Singapore is making progress on a revised grading system for assessing the food safety performance of establishments.

The Safety Assurance for Food Establishments (SAFE) framework will consider an establishment’s track record and food safety management systems. It will also harmonize the grading systems for retail and non-retail food outlets, which are currently regulated by two frameworks.

Officials said the current system provides a snapshot of performance at the point of inspection and may not adequately reflect whether food safety standards are consistently maintained. Under this system establishments are rated from A to D based on an annual audit.

“In line with our risk-based approach, establishments involved in significant food handling with a large distribution scale, such as food manufacturers and caterers, will need to meet additional requirements to attain higher grades than smaller scale ones. Establishments with poor food safety performance and lower grades will face more frequent inspections. Poor performance during these inspections could lead to downgrading,” said Grace Fu, Minister for Sustainability and the Environment.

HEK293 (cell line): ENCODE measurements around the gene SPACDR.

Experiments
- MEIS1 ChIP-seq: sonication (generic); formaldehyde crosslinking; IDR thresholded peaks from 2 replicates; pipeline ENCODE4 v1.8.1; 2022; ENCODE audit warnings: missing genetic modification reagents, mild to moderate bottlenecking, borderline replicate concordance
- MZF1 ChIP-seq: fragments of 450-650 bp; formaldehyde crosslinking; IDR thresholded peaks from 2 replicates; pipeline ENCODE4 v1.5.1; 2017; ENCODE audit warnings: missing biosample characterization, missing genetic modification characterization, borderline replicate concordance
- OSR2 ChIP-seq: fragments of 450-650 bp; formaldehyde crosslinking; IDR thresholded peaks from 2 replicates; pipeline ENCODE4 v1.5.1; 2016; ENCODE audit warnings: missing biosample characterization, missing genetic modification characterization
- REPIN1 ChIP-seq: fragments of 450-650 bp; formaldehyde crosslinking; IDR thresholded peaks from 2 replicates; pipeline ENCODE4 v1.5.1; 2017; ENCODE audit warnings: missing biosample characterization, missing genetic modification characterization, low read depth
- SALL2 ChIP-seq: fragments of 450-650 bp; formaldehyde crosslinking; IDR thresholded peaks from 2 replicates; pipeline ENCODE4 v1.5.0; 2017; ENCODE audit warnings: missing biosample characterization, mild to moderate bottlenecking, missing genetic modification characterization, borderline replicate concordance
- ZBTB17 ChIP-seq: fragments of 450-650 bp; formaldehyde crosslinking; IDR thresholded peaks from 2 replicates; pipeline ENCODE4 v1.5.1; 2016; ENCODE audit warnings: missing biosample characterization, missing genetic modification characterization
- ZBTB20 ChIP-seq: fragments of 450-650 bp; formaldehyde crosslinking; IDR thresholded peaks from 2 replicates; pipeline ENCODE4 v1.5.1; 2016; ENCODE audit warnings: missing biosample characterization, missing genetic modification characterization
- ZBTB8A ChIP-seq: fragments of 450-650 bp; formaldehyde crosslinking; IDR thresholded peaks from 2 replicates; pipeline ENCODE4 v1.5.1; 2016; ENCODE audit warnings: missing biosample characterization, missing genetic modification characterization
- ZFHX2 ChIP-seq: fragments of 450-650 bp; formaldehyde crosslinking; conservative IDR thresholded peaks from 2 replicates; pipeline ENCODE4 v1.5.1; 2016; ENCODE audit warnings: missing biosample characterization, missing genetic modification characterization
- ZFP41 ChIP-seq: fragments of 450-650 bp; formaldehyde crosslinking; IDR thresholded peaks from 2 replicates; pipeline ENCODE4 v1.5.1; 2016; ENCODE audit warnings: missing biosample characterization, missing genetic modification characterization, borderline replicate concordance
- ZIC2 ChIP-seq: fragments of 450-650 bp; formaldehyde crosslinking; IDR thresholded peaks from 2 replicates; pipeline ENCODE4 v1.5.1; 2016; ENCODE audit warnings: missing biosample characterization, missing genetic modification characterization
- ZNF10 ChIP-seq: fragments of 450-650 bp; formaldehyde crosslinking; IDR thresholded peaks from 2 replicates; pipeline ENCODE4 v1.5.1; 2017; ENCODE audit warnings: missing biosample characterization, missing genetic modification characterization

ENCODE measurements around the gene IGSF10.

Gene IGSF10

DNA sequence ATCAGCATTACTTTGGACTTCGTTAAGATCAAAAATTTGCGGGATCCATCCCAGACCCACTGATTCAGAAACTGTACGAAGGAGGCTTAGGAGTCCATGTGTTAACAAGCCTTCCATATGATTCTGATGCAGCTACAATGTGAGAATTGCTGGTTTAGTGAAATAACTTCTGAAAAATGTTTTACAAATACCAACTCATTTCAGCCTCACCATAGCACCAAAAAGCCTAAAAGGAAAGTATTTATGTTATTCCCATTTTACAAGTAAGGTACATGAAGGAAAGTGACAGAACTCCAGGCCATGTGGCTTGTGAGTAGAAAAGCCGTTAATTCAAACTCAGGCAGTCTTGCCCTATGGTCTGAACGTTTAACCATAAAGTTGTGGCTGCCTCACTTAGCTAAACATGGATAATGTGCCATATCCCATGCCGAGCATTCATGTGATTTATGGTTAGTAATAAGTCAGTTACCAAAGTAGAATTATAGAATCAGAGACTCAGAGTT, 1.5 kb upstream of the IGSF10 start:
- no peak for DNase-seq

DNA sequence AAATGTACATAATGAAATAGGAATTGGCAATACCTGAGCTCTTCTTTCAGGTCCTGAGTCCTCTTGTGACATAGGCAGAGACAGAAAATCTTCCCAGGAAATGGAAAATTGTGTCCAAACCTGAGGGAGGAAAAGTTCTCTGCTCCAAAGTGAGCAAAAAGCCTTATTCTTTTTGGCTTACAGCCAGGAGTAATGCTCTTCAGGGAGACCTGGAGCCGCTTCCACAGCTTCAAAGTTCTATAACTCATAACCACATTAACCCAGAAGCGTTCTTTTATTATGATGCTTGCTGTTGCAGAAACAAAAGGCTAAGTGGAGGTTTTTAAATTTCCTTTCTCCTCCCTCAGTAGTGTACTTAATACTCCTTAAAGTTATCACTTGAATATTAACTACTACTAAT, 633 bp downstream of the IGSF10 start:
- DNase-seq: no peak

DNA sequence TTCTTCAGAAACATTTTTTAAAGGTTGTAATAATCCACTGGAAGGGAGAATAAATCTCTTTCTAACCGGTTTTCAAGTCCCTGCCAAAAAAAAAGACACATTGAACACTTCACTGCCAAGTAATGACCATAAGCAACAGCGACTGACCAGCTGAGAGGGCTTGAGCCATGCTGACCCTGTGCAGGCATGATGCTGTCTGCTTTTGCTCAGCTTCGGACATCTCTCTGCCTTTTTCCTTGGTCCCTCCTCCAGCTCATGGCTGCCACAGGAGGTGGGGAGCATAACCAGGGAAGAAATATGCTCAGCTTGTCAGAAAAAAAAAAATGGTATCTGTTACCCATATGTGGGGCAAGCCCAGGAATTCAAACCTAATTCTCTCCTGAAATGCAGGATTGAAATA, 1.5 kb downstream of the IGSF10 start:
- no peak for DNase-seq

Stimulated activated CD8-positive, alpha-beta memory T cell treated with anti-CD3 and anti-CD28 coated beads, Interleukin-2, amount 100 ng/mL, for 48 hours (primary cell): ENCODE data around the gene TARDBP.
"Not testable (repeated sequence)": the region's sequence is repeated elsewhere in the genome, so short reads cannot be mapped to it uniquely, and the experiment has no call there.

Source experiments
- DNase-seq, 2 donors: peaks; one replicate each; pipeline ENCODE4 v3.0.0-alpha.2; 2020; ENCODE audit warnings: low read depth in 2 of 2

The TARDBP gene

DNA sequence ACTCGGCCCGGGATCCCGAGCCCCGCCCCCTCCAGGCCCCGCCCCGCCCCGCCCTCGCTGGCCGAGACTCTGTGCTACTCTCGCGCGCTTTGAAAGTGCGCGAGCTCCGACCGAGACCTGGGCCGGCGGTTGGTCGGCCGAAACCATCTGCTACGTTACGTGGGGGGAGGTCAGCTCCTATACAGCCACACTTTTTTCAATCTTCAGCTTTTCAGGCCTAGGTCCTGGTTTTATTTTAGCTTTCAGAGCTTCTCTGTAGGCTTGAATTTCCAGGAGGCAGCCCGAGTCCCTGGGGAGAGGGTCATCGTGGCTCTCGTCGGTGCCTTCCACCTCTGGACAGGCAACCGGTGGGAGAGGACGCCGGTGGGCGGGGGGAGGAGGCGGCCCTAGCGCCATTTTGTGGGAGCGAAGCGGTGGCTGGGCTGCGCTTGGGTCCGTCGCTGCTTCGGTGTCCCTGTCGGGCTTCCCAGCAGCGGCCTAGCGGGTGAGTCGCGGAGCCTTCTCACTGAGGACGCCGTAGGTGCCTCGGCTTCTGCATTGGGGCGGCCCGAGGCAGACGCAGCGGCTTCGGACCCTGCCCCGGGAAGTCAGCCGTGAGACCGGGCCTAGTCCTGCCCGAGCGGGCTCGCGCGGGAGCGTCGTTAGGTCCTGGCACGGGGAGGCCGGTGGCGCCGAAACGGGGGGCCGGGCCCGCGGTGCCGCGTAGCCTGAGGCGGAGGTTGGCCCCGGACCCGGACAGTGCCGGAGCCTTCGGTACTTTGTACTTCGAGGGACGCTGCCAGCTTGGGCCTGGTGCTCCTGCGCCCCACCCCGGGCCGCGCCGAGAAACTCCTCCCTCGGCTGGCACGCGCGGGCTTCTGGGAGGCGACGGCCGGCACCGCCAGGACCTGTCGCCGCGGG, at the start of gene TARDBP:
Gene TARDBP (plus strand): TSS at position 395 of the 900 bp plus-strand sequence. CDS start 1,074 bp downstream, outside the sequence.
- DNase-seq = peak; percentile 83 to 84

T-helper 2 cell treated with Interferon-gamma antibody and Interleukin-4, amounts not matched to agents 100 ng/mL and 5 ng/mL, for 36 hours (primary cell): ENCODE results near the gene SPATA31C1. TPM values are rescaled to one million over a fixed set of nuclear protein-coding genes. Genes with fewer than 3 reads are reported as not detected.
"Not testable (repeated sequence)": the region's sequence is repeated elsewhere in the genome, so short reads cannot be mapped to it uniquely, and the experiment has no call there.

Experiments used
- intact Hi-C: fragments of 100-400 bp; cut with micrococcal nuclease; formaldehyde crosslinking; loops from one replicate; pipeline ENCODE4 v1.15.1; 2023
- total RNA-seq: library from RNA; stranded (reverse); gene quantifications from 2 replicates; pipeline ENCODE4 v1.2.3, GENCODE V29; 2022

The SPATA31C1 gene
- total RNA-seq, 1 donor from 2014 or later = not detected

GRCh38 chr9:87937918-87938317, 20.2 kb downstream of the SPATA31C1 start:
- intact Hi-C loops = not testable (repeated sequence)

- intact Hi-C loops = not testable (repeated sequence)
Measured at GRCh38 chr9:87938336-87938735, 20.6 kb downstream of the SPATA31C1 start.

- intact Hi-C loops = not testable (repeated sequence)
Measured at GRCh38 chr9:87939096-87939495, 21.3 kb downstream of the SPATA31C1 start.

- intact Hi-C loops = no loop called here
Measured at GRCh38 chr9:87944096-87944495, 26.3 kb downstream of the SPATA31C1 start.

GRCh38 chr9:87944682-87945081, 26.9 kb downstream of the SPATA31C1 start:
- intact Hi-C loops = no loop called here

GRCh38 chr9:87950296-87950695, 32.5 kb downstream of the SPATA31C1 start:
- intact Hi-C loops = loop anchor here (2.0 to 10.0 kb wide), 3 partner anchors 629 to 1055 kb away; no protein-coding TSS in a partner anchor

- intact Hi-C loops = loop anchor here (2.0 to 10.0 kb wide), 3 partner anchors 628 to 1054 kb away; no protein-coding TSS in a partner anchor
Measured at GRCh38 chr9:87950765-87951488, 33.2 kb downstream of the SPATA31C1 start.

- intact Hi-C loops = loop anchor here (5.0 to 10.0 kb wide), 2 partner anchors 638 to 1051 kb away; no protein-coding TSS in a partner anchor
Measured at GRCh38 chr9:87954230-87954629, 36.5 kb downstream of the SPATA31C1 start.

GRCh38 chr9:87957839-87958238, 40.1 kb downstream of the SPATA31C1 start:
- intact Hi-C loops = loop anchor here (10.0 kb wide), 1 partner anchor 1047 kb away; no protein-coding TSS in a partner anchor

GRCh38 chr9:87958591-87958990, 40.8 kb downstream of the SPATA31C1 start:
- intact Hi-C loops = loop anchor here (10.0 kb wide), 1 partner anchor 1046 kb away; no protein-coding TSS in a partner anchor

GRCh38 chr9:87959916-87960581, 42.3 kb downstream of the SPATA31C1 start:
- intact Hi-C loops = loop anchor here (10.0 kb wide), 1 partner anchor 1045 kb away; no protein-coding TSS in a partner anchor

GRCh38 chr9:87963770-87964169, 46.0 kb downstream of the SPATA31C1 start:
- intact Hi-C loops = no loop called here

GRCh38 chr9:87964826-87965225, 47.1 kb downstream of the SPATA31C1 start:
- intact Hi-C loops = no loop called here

Fu said the SAFE Framework was an improved version of what was announced in 2021.

“The Singapore Food Agency (SFA) incorporated feedback it has received from the industry and kept the intent of recognizing food establishments with a consistent record of good food safety performance, and spurring others to achieve and maintain high grades of food safety,” she said at the Ministry of Sustainability and the Environment (MSE)’s Committee of Supply debate.

Risk-based actions
Citing a risk-based approach, Singapore plans to remove licensing requirements and fees on food establishments with minimal food safety risks.

By January 2025, all market stalls and vending machines selling non-food or low-risk food items, such as canned food and packed biscuits, will not need to be licensed. This policy change will affect more than half of existing market stall licensees and around 2 in 5 vending machine licensees.

“The safety of food from these stalls and vending machines will continue to be regulated through standards imposed by SFA on the importers and suppliers of these food items,” said Fu.

Singapore imports more than 90 percent of its food. Recent approvals include eggs and live chickens from Indonesia and eggs from Turkey.

Singapore has designated 2024 as the Year of Public Hygiene, focusing on hygiene standards across four key areas: clean environment, safe food, clean air, and clean water.

A Food Safety and Security Bill will also be introduced to protect consumers better and safeguard the country’s food supply resilience. Industry discussions are ongoing, and a public consultation will be conducted in phases later this month.

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